July | August 2017




Untapped Revenue Streams in E-Commerce

By Sujit M. CanagaRetna, CSG Senior Fiscal Analyst
The South Carolina House of Representatives in April defeated an amendment that would have provided a five-year sales tax exemption to Amazon.com in exchange for the company building a distribution center in the central part of the state.  While the vote resulted in Amazon canceling plans to build the distribution center in South Carolina, it also raised a burning issue confronting state policymakers.
How should states react to the exponential growth in e-commerce transactions that largely occur without the collection of sales taxes? As states struggle to deal with the sharp drop-off in revenues caused by the Great Recession, the issues related to collecting sales taxes on e-commerce transactions continues to roil state policymakers across the country.
States continue to tussle with the fallout from the Great Recession, a downturn that caused cumulative budget shortfalls of nearly $550 billion during the 2009 through 2012 fiscal years.  But even when the national economic recovery is more robust and states begin to experience a noticeable pickup in economic activity and revenues, they will have to contend with the structural flaw in their tax systems that largely prevents the collection of sales taxes on e-commerce purchases.  This is because a 1992 U.S. Supreme Court ruling—Quill Corporation v. North Dakota—held that online retailers are required only to collect sales tax on a transaction if they have a physical presence in a the state of the purchasing customer.
In addition, the 1998 Internet Tax Freedom Act places a moratorium on any new taxes on e-commerce transactions, presenting another federal hurdle that states must overcome. For a number of years now, online-only retailers like Amazon, Overstock.com and diamond Internet retailer Blue Nile have resisted collecting sales taxes on behalf of state and local governments. The driving force behind this resistance is that applying a sales tax effectively raises the price of items, a move that would make the online retailer less competitive compared to a  bricks-and-mortar store.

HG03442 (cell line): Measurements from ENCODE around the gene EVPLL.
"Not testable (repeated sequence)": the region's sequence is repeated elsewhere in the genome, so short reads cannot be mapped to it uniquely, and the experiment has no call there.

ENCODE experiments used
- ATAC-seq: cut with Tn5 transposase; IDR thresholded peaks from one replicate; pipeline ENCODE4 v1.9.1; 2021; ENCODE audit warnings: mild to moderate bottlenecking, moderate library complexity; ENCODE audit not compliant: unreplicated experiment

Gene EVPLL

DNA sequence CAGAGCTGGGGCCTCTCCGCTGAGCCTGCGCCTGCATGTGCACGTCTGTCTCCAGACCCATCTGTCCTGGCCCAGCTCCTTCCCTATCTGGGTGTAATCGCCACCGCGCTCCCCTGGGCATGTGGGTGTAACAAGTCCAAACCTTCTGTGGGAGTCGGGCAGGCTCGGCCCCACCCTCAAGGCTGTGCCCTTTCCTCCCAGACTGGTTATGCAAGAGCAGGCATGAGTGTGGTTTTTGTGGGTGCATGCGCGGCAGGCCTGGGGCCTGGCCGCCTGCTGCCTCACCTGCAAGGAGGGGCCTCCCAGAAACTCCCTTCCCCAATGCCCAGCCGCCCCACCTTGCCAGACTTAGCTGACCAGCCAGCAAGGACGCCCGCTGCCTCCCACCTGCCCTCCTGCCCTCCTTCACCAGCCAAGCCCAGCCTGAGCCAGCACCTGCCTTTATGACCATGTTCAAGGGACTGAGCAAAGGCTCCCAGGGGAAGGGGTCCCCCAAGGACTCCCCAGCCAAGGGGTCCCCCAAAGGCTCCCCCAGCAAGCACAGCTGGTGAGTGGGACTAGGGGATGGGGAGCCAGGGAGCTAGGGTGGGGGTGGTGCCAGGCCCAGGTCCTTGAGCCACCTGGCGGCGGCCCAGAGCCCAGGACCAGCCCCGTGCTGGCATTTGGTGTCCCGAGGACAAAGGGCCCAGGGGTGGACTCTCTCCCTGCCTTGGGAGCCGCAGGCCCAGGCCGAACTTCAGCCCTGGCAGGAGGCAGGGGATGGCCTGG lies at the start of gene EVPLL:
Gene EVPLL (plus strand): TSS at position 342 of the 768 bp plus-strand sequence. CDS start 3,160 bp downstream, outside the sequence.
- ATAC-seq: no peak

While a permanent solution must involve federal legislation, states have not been sitting idly by awaiting that action.
Arkansas, for instance, passed Senate Bill 738 requiring Internet retailers like Amazon and Overstock to collect sales tax on e-commerce purchases when they do business with Arkansas-based affiliate websites.
“We have a lot of local businesses in Arkansas, both small and large companies, that collect sales tax and we are trying to level the playing field,” Gov. Mike Beebe said after signing the Arkansas bill into law.
In fact, the extreme fiscal stress states now face and the dire need for revenue has prompted a number of states to either enact or propose the following measures requiring these online retailers to collect sales taxes on e-commerce transactions:
In terms of a lasting solution, regardless of the efforts initiated by states, urgent action is required by Congress.  In fact, this Congressional action will help mitigate one of the major structural flaws corroding contemporary state revenue systems and provide a more long-term solution to the vexing revenue challenges confronting every state.
For the complete version of this SLC Fiscal Alert, please visit http://www.slcatlanta.org/Publications/FAGO/AmazonFiscalAlertSLC.pdf.

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